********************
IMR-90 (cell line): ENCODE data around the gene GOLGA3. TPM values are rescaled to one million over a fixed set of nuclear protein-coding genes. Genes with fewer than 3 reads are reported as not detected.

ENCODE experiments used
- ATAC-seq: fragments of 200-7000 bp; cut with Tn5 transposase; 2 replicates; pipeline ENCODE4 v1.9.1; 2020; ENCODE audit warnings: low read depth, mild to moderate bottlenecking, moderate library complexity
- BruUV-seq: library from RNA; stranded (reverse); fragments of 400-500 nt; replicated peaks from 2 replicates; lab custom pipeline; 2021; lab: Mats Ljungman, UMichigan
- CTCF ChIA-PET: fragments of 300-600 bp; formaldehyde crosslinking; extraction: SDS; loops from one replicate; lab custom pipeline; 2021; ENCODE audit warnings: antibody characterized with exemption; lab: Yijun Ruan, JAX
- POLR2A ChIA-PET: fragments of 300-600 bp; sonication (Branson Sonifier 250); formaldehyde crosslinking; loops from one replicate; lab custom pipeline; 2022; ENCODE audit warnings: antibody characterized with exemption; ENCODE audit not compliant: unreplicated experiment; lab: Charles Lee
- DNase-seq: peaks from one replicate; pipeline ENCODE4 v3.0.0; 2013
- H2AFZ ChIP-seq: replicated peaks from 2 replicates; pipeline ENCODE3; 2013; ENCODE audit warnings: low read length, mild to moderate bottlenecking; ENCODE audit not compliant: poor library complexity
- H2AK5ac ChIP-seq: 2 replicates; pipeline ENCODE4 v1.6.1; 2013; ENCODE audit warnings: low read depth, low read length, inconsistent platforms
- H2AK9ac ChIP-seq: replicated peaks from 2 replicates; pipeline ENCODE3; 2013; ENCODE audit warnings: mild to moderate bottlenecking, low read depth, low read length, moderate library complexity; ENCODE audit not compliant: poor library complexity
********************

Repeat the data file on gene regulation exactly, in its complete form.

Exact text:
IMR-90 (cell line): ENCODE data around the gene GOLGA3. TPM values are rescaled to one million over a fixed set of nuclear protein-coding genes. Genes with fewer than 3 reads are reported as not detected.

ENCODE experiments used
- ATAC-seq: fragments of 200-7000 bp; cut with Tn5 transposase; 2 replicates; pipeline ENCODE4 v1.9.1; 2020; ENCODE audit warnings: low read depth, mild to moderate bottlenecking, moderate library complexity
- BruUV-seq: library from RNA; stranded (reverse); fragments of 400-500 nt; replicated peaks from 2 replicates; lab custom pipeline; 2021; lab: Mats Ljungman, UMichigan
- CTCF ChIA-PET: fragments of 300-600 bp; formaldehyde crosslinking; extraction: SDS; loops from one replicate; lab custom pipeline; 2021; ENCODE audit warnings: antibody characterized with exemption; lab: Yijun Ruan, JAX
- POLR2A ChIA-PET: fragments of 300-600 bp; sonication (Branson Sonifier 250); formaldehyde crosslinking; loops from one replicate; lab custom pipeline; 2022; ENCODE audit warnings: antibody characterized with exemption; ENCODE audit not compliant: unreplicated experiment; lab: Charles Lee
- DNase-seq: peaks from one replicate; pipeline ENCODE4 v3.0.0; 2013
- H2AFZ ChIP-seq: replicated peaks from 2 replicates; pipeline ENCODE3; 2013; ENCODE audit warnings: low read length, mild to moderate bottlenecking; ENCODE audit not compliant: poor library complexity
- H2AK5ac ChIP-seq: 2 replicates; pipeline ENCODE4 v1.6.1; 2013; ENCODE audit warnings: low read depth, low read length, inconsistent platforms
- H2AK9ac ChIP-seq: replicated peaks from 2 replicates; pipeline ENCODE3; 2013; ENCODE audit warnings: mild to moderate bottlenecking, low read depth, low read length, moderate library complexity; ENCODE audit not compliant: poor library complexity